April 24 2017
The now famous United Airlines debacle of a bloodied passenger being dragged off a plane will resurface in news stories about United for years. Virtually everyone has seen the video of the crisis, from school children to captain of industries and because of it, they are paying a lot more attention to United.
What could United have done better and how much damage has been done to their brand?
United could not have stopped the worldwide viral video from reaching a mass audience, however, it was the company’s reaction that moved them into the storm filled skies of negative public opinion. The morning after the incident, CEO Oscar Munoz sent a memo to employees saying “I also emphatically stand behind all of you” and apologized for having to simply “re-accommodate” the passenger. Even a first semester communications student could see that it didn’t matter if the passenger really was belligerent; there was video of his unconscious and bloody body being dragged off the plane. It took another full day in the PR crisis-vortex for Munoz to acknowledge the public’s revulsion at the video. Unfortunately for United, both Munoz and their initial response froze them into the amber of public opinion as a company who doesn’t give a damn about their customers.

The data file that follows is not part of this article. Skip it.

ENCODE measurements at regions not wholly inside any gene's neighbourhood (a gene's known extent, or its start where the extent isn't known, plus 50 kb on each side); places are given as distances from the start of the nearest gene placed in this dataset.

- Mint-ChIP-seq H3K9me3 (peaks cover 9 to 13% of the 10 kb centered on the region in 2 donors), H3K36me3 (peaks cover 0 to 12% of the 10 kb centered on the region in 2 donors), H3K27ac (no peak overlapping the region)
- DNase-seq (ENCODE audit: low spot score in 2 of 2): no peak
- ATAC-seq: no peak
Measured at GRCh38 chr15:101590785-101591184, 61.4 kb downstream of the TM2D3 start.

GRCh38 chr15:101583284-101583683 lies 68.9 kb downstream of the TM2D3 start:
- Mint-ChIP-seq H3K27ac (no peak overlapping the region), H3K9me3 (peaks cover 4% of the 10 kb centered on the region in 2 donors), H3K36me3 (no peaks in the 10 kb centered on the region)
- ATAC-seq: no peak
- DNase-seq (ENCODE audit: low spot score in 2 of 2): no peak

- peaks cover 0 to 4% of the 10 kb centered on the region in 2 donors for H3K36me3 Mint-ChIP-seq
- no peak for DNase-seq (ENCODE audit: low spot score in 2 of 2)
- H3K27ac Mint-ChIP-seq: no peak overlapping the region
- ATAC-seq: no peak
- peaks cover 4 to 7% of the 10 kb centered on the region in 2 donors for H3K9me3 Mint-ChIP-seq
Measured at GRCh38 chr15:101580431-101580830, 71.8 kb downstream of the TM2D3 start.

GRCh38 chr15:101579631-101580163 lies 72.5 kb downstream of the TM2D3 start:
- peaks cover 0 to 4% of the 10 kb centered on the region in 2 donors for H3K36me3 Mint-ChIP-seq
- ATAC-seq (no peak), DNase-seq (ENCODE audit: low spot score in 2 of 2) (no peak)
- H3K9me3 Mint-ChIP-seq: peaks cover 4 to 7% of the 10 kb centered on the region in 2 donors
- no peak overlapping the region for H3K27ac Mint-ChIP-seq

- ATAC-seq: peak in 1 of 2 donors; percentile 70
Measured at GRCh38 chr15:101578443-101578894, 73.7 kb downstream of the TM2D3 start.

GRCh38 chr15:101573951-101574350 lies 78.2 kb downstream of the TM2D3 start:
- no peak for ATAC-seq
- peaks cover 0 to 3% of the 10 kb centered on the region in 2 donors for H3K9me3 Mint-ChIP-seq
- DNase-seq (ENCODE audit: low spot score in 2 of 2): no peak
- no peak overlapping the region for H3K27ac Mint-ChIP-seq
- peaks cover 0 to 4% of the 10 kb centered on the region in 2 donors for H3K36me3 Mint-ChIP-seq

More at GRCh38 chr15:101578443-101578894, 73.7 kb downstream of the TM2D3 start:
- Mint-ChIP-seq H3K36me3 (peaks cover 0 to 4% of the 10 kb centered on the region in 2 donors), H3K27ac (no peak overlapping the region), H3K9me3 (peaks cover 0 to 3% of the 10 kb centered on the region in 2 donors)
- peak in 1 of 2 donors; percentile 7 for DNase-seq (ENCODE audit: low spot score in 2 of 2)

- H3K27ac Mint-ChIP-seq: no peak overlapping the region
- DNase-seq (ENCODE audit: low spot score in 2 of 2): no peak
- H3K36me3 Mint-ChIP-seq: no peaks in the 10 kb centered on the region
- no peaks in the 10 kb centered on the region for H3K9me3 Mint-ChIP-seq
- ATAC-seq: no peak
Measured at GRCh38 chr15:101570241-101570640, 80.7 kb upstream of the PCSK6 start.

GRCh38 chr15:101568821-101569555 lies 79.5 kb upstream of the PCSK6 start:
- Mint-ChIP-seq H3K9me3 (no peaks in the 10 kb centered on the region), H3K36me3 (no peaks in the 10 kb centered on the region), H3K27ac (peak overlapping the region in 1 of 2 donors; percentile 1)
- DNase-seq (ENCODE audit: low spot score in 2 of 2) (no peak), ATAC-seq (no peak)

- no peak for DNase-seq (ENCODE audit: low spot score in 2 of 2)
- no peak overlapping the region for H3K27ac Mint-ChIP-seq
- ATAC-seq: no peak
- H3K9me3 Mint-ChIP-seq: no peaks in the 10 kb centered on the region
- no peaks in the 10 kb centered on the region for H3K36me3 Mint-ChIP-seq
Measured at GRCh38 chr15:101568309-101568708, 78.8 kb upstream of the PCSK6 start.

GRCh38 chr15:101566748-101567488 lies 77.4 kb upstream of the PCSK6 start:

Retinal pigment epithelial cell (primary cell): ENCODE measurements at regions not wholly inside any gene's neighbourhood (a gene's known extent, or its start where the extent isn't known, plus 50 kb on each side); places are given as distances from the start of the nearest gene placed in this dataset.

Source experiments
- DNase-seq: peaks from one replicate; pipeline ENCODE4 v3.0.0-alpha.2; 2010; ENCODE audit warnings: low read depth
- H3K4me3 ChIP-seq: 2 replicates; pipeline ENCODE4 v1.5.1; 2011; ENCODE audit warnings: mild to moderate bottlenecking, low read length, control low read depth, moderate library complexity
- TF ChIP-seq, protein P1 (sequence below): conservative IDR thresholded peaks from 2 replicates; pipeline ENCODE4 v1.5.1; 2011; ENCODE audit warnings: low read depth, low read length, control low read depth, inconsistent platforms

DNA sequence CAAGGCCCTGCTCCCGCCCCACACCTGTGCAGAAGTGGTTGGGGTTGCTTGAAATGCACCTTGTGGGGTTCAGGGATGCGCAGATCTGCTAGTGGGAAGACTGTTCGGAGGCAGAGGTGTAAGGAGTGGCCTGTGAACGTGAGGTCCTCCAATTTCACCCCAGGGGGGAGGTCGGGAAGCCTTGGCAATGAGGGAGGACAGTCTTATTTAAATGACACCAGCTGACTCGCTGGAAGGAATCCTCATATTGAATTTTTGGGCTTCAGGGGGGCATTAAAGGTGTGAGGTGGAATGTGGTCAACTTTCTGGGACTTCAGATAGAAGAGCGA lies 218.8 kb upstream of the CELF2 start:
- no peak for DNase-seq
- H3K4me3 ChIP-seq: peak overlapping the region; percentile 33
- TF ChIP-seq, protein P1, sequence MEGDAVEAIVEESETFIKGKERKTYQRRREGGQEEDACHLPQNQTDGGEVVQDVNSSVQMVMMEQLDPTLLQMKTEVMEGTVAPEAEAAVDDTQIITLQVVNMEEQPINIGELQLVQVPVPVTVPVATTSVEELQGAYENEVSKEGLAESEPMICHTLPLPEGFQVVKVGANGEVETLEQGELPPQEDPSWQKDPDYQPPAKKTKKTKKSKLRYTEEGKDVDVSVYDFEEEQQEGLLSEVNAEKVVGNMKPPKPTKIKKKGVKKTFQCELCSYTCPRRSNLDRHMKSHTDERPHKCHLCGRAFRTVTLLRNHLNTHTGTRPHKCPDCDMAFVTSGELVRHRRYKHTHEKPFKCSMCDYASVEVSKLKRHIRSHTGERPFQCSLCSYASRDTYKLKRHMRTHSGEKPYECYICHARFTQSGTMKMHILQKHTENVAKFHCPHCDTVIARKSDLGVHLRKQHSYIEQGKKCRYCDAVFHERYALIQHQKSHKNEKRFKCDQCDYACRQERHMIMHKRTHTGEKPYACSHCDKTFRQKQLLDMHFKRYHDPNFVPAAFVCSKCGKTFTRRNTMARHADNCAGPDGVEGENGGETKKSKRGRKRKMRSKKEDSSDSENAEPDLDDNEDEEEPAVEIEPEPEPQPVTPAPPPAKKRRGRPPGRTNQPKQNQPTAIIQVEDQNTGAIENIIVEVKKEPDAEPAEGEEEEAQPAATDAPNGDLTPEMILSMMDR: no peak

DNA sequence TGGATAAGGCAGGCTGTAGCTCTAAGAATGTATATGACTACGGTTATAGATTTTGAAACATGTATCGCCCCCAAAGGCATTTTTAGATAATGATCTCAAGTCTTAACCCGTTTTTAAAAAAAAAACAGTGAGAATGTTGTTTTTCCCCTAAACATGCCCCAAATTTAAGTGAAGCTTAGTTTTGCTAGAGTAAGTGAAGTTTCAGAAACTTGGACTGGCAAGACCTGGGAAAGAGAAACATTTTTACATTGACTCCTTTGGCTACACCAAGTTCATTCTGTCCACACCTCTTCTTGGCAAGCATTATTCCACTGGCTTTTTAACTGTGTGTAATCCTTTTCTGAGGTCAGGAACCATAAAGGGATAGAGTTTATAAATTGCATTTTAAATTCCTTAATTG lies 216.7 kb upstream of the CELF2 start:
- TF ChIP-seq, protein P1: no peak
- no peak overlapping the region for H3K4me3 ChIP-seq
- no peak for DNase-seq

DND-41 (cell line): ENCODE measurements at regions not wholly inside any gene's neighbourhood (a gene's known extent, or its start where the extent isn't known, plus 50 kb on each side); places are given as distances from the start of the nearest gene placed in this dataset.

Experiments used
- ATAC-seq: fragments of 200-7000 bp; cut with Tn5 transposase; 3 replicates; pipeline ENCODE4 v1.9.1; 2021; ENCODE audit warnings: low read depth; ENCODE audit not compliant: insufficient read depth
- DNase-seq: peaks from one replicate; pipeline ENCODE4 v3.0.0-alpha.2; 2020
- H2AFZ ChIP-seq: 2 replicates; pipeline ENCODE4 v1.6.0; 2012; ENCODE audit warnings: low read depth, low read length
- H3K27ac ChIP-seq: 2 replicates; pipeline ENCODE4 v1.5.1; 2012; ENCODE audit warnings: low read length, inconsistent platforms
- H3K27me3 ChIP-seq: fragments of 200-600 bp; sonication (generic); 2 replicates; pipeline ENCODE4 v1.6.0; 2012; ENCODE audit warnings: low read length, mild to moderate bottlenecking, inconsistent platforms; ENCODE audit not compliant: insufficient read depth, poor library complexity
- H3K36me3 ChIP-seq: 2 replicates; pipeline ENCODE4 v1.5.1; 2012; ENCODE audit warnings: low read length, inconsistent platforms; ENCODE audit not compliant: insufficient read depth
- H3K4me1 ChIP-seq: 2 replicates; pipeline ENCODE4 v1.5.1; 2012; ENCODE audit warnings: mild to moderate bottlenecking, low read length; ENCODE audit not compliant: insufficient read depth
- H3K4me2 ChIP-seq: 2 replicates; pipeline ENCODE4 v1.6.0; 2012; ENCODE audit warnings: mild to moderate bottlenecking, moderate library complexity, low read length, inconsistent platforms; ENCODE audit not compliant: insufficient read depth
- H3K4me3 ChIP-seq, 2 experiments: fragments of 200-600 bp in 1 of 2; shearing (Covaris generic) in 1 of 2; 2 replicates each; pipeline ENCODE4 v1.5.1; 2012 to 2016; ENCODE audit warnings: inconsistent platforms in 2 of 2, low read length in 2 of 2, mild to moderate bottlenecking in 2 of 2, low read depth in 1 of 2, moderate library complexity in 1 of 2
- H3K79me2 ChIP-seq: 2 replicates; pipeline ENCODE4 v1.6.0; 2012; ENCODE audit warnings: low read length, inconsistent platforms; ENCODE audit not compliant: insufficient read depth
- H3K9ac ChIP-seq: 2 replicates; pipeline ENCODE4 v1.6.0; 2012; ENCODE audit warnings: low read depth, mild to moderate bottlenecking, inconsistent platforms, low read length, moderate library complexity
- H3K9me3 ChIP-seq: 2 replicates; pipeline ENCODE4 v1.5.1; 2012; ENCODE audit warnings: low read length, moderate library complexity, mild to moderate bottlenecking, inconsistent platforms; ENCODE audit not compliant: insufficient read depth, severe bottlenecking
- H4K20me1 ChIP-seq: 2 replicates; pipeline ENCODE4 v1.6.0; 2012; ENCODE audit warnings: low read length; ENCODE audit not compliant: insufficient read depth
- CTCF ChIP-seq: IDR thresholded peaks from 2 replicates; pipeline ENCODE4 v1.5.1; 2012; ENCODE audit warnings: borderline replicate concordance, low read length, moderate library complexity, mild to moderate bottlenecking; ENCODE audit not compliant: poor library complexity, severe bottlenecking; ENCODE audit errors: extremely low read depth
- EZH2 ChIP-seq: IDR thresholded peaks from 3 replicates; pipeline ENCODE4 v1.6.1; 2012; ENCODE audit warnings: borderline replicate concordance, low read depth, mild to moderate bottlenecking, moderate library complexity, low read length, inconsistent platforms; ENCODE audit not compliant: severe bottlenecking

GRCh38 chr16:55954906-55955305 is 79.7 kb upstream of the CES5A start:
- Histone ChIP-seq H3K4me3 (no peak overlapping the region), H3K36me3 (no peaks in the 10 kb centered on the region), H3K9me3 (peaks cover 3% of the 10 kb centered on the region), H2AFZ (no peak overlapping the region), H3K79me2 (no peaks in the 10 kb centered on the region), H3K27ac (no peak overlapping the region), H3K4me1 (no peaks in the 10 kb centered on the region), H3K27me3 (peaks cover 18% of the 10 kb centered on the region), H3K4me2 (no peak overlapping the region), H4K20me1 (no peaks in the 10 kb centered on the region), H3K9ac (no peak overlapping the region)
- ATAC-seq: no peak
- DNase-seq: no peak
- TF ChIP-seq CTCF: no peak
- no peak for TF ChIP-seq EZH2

The incident highlights a danger for all brands in how they respond to fast-moving incidents. The dragging video defined United and drew such big audiences that journalists and the public are now sensitized to anything negative about United.
Seventy two hours after Dr. Dao was dragged down the aisle, a scorpion fell on a passenger and stung him. This story would normally be relegated to the oddities news, but a good journalist can sniff out an audience, so it got worldwide coverage from news organizations like the BBC, CNN, ABC, CBS, CNN, the Associated Press, Reuters and The Washington Post.
Fast forward a few more days and broadcasts, banners and blogs led with headlines like Bride and Groom Booted Off United Flight from KHOU in Houston. It doesn’t matter that the couple was trying to grab a free upgrade and lied about being taken off the plane by Air Marshals — journalists were now hyper-focused on United and quickly reported another example of the airline screwing their passengers. They reported and viewers massively consumed the news.
This sensitivity from journalists to companies that have mishandled the PR surrounding a crisis needs to be a part of crisis communications planning, especially for (what should be) short lived stories. It highlights three things that all CEOs should know before their staff walks into their office.